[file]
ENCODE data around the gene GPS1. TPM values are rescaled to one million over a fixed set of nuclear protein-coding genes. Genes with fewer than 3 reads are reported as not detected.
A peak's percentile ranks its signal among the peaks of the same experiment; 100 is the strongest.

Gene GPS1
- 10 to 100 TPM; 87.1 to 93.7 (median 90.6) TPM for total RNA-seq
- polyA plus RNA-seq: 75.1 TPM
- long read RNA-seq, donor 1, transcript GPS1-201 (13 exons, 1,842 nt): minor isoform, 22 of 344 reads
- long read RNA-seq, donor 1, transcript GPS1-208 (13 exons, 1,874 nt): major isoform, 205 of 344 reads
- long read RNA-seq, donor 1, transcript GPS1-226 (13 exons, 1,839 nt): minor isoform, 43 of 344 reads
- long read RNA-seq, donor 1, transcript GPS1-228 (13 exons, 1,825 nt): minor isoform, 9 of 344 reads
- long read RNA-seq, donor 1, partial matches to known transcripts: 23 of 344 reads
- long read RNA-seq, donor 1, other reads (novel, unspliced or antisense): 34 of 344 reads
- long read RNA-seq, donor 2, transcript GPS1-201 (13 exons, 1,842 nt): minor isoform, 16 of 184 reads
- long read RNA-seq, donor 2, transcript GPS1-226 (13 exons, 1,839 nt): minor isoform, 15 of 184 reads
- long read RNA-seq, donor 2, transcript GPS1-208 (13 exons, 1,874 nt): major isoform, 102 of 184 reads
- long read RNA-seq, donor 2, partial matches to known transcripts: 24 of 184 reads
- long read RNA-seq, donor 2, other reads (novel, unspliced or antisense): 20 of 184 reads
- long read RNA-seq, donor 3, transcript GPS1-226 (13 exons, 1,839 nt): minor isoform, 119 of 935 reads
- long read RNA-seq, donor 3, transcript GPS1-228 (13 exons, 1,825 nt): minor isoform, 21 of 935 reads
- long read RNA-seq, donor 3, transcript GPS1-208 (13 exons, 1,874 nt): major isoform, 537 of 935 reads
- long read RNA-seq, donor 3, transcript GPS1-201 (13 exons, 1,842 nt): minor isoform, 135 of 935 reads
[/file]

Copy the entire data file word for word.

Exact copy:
ENCODE data around the gene GPS1. TPM values are rescaled to one million over a fixed set of nuclear protein-coding genes. Genes with fewer than 3 reads are reported as not detected.
A peak's percentile ranks its signal among the peaks of the same experiment; 100 is the strongest.

Gene GPS1
- 10 to 100 TPM; 87.1 to 93.7 (median 90.6) TPM for total RNA-seq
- polyA plus RNA-seq: 75.1 TPM
- long read RNA-seq, donor 1, transcript GPS1-201 (13 exons, 1,842 nt): minor isoform, 22 of 344 reads
- long read RNA-seq, donor 1, transcript GPS1-208 (13 exons, 1,874 nt): major isoform, 205 of 344 reads
- long read RNA-seq, donor 1, transcript GPS1-226 (13 exons, 1,839 nt): minor isoform, 43 of 344 reads
- long read RNA-seq, donor 1, transcript GPS1-228 (13 exons, 1,825 nt): minor isoform, 9 of 344 reads
- long read RNA-seq, donor 1, partial matches to known transcripts: 23 of 344 reads
- long read RNA-seq, donor 1, other reads (novel, unspliced or antisense): 34 of 344 reads
- long read RNA-seq, donor 2, transcript GPS1-201 (13 exons, 1,842 nt): minor isoform, 16 of 184 reads
- long read RNA-seq, donor 2, transcript GPS1-226 (13 exons, 1,839 nt): minor isoform, 15 of 184 reads
- long read RNA-seq, donor 2, transcript GPS1-208 (13 exons, 1,874 nt): major isoform, 102 of 184 reads
- long read RNA-seq, donor 2, partial matches to known transcripts: 24 of 184 reads
- long read RNA-seq, donor 2, other reads (novel, unspliced or antisense): 20 of 184 reads
- long read RNA-seq, donor 3, transcript GPS1-226 (13 exons, 1,839 nt): minor isoform, 119 of 935 reads
- long read RNA-seq, donor 3, transcript GPS1-228 (13 exons, 1,825 nt): minor isoform, 21 of 935 reads
- long read RNA-seq, donor 3, transcript GPS1-208 (13 exons, 1,874 nt): major isoform, 537 of 935 reads
- long read RNA-seq, donor 3, transcript GPS1-201 (13 exons, 1,842 nt): minor isoform, 135 of 935 reads